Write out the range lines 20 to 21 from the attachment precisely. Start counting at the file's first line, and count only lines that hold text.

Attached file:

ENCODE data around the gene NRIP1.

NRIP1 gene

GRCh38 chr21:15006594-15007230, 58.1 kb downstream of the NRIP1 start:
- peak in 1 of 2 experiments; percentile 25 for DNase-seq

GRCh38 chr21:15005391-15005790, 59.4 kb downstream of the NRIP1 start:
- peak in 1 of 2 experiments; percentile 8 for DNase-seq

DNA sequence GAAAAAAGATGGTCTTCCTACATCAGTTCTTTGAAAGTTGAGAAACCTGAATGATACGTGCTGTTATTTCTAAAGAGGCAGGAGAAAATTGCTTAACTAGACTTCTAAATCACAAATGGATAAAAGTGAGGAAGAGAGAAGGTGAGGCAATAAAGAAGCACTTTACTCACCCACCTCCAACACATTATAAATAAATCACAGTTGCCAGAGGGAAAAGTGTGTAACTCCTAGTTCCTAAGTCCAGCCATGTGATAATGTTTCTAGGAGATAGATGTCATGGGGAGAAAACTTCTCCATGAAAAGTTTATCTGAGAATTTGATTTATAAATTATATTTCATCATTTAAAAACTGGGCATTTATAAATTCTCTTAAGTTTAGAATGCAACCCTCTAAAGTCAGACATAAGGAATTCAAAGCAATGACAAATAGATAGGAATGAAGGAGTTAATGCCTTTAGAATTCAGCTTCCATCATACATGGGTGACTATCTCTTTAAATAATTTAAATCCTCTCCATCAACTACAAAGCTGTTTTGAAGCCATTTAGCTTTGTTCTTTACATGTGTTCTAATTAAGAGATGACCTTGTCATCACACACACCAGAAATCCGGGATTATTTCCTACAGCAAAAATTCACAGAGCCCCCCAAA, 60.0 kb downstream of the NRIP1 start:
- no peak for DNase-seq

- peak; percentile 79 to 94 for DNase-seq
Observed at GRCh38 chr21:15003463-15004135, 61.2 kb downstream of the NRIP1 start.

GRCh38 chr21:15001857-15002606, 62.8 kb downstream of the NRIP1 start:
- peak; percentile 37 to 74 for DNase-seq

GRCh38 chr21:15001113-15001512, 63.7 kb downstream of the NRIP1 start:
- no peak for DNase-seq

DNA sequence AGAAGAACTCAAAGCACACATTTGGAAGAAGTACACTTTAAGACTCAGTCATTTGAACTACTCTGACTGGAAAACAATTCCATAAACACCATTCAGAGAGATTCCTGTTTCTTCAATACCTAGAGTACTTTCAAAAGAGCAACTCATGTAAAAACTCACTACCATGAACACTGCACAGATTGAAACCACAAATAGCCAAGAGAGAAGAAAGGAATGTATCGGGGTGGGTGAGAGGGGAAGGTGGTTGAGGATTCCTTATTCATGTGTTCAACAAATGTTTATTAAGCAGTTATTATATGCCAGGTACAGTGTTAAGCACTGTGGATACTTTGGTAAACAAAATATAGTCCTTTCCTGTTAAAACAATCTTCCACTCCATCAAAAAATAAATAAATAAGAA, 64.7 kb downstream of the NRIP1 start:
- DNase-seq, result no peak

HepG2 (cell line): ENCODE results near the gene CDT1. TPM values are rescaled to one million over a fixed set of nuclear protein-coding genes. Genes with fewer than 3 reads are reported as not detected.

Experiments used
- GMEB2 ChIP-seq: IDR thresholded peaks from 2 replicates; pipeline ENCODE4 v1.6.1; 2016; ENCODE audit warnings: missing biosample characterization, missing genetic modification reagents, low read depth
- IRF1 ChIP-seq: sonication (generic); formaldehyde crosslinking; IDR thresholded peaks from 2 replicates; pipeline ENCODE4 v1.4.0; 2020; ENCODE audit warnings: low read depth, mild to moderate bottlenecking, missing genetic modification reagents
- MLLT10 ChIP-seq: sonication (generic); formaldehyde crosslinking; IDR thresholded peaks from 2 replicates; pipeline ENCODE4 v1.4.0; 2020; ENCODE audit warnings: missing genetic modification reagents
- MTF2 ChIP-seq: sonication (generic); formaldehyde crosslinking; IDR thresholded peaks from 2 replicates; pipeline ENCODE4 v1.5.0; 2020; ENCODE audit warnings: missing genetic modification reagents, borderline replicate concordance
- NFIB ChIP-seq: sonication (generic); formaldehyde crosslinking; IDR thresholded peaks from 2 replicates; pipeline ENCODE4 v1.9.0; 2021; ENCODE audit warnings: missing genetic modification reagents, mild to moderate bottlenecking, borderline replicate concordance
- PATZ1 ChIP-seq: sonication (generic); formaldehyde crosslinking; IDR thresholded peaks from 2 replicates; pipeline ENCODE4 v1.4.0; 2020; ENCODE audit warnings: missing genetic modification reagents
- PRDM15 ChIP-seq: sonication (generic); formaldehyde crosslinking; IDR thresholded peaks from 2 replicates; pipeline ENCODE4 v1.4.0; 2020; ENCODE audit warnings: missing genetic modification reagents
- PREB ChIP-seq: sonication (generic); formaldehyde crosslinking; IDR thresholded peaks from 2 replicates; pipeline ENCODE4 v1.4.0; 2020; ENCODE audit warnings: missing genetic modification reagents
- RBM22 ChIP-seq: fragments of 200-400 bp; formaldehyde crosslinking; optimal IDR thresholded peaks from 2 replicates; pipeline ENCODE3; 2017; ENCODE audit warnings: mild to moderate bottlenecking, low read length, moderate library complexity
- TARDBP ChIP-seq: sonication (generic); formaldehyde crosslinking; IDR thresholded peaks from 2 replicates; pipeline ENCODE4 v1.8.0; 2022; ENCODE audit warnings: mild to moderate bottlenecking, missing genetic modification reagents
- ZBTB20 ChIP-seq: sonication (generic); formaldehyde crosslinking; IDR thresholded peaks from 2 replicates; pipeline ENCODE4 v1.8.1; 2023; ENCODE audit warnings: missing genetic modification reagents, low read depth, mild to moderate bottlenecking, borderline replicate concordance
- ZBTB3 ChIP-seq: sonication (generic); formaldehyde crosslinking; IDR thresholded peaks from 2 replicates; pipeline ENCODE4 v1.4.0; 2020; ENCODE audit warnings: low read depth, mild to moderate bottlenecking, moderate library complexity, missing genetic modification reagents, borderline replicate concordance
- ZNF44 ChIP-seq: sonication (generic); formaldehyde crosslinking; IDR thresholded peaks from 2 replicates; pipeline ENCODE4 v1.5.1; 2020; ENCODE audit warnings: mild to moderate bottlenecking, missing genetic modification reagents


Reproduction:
- IRF1 ChIP-seq: sonication (generic); formaldehyde crosslinking; IDR thresholded peaks from 2 replicates; pipeline ENCODE4 v1.4.0; 2020; ENCODE audit warnings: low read depth, mild to moderate bottlenecking, missing genetic modification reagents
- MLLT10 ChIP-seq: sonication (generic); formaldehyde crosslinking; IDR thresholded peaks from 2 replicates; pipeline ENCODE4 v1.4.0; 2020; ENCODE audit warnings: missing genetic modification reagents